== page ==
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J Gen Virol. 2008 May;89(Pt 5):1159-68. doi: 10.1099/vir.0.83502-0.

Molecular epidemiology of the African horse sickness virus S10 gene.

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  • 1Equine Research Centre, Faculty of Veterinary Science, University of Pretoria, Private Bag X04, Onderstepoort 0110, South Africa. melvyn.quan@up.ac.za

Erratum in

  • J Gen Virol. 2008 Jun;89(Pt 6):1551.

Abstract

Between 2004 and 2006, 145 African horse sickness viruses (AHSV) were isolated from blood and organ samples submitted from South Africa to the Faculty of Veterinary Science, University of Pretoria. All nine serotypes were represented, with a range of 3-60 isolates per serotype. The RNA small segment 10 (S10) nucleotide sequences of these isolates were determined and the phylogeny investigated. AHSV, bluetongue virus (BTV) and equine encephalosis virus (EEV) all formed monophyletic groups and BTV was genetically closer to AHSV than EEV. This study confirmed the presence of three distinct S10 phylogenetic clades (alpha, beta and gamma). Some serotypes (6, 8 and 9 in alpha; 3 and 7 in beta; 2 in gamma) were restricted to a single clade, while other serotypes (1, 4 and 5) clustered into both the alpha and gamma clades. Strong purifying selection was evident and a constant molecular clock was inappropriate. The S10 gene is the second most variable gene of the AHSV genome and the use of S10 in molecular epidemiology was illustrated by an AHS outbreak in the Western Cape in 2004. It was shown that two separate AHSV were circulating in the area, even though AHSV serotype 1 was the only isolate from the outbreak. The small size of the gene (755-764 bp) and conserved terminal regions facilitate easy and quick sequencing. The establishment of an S10 sequence database is important for characterizing outbreaks of AHS. It will be an essential resource for elucidating the epidemiology of AHS.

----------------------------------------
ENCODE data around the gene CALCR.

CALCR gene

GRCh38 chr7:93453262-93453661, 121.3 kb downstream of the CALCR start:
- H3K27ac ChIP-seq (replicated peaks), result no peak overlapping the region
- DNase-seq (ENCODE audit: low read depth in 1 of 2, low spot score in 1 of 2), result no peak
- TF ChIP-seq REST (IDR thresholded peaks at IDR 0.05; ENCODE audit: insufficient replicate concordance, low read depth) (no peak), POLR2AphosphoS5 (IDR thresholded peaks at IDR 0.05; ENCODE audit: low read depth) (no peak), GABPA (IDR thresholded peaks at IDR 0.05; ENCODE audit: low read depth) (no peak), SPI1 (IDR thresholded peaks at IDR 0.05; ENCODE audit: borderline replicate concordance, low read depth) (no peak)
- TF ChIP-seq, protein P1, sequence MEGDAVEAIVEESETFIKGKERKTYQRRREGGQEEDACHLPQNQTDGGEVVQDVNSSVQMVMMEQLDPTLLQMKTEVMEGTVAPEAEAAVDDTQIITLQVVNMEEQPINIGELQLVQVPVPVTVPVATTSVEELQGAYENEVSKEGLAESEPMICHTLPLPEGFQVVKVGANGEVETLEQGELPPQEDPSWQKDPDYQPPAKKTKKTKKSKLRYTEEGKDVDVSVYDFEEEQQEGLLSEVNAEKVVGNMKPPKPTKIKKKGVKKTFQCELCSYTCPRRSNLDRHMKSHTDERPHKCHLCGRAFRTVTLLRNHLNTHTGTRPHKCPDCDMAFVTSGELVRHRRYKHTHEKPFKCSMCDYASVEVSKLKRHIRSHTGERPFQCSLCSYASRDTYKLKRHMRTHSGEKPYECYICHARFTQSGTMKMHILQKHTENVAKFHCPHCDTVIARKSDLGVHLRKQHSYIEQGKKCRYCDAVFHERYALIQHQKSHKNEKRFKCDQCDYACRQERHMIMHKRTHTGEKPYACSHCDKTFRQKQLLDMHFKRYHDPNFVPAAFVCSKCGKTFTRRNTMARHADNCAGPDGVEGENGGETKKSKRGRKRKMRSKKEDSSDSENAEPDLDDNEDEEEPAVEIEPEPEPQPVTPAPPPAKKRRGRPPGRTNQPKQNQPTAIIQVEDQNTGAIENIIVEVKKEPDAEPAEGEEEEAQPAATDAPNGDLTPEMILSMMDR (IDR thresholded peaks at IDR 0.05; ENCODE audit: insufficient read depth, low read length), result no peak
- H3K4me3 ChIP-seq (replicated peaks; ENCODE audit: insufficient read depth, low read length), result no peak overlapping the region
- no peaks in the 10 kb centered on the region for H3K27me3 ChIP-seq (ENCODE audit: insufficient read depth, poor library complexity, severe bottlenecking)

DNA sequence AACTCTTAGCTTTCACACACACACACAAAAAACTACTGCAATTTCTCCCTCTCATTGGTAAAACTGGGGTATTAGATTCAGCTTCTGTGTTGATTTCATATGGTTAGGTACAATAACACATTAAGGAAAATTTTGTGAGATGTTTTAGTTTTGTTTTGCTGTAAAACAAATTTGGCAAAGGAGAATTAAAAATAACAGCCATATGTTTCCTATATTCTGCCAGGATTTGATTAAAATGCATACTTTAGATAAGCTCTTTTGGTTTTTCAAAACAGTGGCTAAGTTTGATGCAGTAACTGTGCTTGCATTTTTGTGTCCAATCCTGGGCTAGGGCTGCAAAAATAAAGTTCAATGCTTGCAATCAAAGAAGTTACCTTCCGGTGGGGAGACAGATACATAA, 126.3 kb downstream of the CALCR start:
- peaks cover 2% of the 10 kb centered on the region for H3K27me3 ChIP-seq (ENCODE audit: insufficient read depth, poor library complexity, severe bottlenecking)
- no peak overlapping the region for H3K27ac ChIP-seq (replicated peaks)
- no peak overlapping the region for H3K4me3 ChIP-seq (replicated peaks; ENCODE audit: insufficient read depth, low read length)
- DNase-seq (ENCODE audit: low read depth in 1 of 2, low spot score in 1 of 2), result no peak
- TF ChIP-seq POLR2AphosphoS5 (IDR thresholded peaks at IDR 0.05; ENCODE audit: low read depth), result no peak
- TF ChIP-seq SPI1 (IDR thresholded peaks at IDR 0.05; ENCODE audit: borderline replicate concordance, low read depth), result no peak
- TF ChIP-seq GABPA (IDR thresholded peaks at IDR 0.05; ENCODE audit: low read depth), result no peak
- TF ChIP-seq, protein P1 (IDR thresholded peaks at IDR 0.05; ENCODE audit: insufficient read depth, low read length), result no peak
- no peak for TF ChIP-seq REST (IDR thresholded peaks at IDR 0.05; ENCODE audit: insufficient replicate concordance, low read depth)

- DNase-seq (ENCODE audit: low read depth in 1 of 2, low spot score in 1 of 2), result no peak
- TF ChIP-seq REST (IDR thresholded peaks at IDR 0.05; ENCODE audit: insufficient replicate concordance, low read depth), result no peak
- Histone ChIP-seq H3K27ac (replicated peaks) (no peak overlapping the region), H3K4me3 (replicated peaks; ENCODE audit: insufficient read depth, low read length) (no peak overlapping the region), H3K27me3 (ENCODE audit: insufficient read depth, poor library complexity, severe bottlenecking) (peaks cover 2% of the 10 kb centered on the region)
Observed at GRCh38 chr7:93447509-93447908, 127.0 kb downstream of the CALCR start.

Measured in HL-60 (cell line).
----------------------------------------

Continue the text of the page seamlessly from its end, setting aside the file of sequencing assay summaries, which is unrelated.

PMID:
18420793
[PubMed - indexed for MEDLINE]
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